If you love the crowds and the rush of the holiday season, you'd be better off at the airport than the mall. The projected number of people flying this coming holiday is up 5 percent from last year. That's an additional 120 thousand passengers a day taking to the skies!
The group AirHelp.com has posted a list of passenger rights both in the US and Europe so if you experience delays, disruptions or are denied boarding you can get that free advice on their website. Here are a few of the highlights:
If you are denied boarding, experience tarmac delays or experience luggage problems, you may be eligible for compensation. Here is what AirHelp.com suggests for overbooked flights:
Do not volunteer to give up your seat in exchange for vouchers or perks.If you do, you could be giving up your right to any additional compensation. Of course, if the airline makes a compelling enough offer, you may prefer to take it. The final decision is up to you.
Hold onto your boarding pass and any other travel documents.If you don’t have your boarding pass, you can use any flight document with a booking reference number. This number is assigned to your flight reservation by the airline and is a six-digit code, which may include both letters and numbers.
Ask why you’re being denied boarding.The most common reason is being “bumped” due to an overbooked flight, but there are other reasons you may be denied boarding, as well. This information is important down the line if you decide to file a claim.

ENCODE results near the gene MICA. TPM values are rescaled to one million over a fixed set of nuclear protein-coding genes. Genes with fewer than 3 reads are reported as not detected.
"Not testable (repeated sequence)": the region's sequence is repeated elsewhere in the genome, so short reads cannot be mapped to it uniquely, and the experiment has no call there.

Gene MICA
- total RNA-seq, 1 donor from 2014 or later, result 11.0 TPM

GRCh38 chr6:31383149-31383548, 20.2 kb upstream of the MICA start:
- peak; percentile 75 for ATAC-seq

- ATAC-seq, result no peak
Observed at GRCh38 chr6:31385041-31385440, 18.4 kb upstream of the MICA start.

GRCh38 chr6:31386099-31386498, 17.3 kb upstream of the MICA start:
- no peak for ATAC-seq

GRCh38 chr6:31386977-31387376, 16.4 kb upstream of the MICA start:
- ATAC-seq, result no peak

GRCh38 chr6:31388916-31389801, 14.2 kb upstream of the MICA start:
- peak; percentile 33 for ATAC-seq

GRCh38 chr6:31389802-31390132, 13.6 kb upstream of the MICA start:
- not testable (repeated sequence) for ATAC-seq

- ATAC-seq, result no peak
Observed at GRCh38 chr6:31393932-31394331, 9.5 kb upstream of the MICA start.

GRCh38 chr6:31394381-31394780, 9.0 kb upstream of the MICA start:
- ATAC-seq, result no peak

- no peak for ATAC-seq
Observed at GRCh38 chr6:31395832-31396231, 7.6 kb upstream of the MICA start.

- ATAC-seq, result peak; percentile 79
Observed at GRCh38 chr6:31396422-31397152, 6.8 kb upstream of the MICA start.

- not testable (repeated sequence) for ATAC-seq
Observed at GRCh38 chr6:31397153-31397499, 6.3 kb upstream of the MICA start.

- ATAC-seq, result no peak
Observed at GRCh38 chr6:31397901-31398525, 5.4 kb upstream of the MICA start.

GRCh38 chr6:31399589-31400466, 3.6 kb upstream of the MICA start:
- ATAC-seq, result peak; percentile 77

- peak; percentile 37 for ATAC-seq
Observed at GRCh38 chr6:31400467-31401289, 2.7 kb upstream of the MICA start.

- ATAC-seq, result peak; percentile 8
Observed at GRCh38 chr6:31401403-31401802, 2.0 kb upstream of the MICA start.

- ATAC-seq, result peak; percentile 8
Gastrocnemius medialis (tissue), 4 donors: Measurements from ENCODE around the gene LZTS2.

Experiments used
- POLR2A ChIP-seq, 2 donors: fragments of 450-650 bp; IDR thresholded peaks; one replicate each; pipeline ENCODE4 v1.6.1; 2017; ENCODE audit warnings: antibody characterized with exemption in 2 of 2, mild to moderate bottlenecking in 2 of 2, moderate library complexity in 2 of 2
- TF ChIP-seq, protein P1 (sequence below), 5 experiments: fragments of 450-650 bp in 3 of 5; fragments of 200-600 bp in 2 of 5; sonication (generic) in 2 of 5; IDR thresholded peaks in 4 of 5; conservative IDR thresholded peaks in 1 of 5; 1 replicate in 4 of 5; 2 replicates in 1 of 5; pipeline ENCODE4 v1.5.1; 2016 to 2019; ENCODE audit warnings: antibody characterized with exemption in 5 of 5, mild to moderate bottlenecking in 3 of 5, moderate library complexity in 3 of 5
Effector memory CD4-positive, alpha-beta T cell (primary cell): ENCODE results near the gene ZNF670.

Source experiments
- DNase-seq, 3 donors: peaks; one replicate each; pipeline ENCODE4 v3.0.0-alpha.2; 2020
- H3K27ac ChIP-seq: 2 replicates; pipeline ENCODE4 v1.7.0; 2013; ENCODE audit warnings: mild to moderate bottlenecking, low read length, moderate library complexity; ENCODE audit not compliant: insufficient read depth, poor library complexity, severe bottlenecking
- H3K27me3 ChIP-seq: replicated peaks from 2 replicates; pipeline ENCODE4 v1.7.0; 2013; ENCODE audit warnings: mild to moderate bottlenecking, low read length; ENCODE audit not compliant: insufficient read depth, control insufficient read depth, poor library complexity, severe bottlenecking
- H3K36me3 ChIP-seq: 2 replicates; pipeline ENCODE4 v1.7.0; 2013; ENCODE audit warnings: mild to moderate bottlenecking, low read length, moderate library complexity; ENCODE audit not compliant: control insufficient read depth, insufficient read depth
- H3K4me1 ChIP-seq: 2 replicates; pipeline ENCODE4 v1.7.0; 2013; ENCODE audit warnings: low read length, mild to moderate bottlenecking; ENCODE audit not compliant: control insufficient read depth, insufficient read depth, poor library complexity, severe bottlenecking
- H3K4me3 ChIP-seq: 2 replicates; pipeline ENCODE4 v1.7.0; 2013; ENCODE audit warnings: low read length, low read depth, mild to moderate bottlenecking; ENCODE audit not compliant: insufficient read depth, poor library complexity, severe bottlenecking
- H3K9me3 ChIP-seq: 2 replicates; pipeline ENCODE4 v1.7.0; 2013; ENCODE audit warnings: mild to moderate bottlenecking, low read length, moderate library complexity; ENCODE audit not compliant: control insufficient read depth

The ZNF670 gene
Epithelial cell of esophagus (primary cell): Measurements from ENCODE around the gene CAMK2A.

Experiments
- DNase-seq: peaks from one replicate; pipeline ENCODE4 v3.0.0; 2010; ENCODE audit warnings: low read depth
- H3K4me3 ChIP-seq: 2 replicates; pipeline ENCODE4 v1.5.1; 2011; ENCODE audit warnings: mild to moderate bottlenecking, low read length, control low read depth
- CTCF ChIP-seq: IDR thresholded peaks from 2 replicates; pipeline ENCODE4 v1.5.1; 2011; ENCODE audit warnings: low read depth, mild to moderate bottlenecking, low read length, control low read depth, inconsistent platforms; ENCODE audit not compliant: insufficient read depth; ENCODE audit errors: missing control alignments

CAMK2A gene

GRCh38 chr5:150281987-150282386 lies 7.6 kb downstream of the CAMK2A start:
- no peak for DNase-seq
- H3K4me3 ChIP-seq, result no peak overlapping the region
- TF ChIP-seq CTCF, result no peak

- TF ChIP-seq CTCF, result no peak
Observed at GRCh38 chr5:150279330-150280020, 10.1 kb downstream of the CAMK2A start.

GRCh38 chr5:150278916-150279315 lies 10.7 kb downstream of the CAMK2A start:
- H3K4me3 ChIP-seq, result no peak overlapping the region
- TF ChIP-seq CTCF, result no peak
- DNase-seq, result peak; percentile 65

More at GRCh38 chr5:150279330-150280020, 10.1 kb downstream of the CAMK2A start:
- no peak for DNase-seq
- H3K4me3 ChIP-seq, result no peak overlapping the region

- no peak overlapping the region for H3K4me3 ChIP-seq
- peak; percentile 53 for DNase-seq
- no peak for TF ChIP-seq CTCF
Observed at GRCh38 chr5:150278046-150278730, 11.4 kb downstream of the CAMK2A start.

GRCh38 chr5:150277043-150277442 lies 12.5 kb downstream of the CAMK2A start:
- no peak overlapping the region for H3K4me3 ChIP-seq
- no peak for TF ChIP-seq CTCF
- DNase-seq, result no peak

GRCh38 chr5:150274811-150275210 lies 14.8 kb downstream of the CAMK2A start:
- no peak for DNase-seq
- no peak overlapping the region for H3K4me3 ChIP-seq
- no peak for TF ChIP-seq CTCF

Request an alternate flight to your destination.Or, if you prefer, you can request a refund of your fare and a return flight to your original point of departure, if necessary.
Request compensation for your boarding denial.Provided you’re eligible, the airline should pay you immediately once you’ve been denied boarding for your flight. That’s in addition to offering you the re-routing or refund mentioned above.
Ask the airline to cover your meals and refreshments.If you are forced to wait at the airport longer than planned, the airline is supposed to provide food and drinks to keep you comfortable. It’s not just good hospitality, in some cases it’s a requirement.
Get the airline to provide you with a hotel room.If you’re being grounded overnight while waiting for an alternate flight to your destination, the airline should cover any reasonable costs for accommodations as well as transportation to and from the airport, if necessary.
Keep your receipts if your boarding denial ends up costing you extra money.Whether it’s missing out on a pre-paid reservation, hotel, rental car, or other unexpected costs, passengers on international flights — even within the EU — may be able to recover expenses caused by travel disruptions.
You can read more about passenger rights on their website: AirHelp.com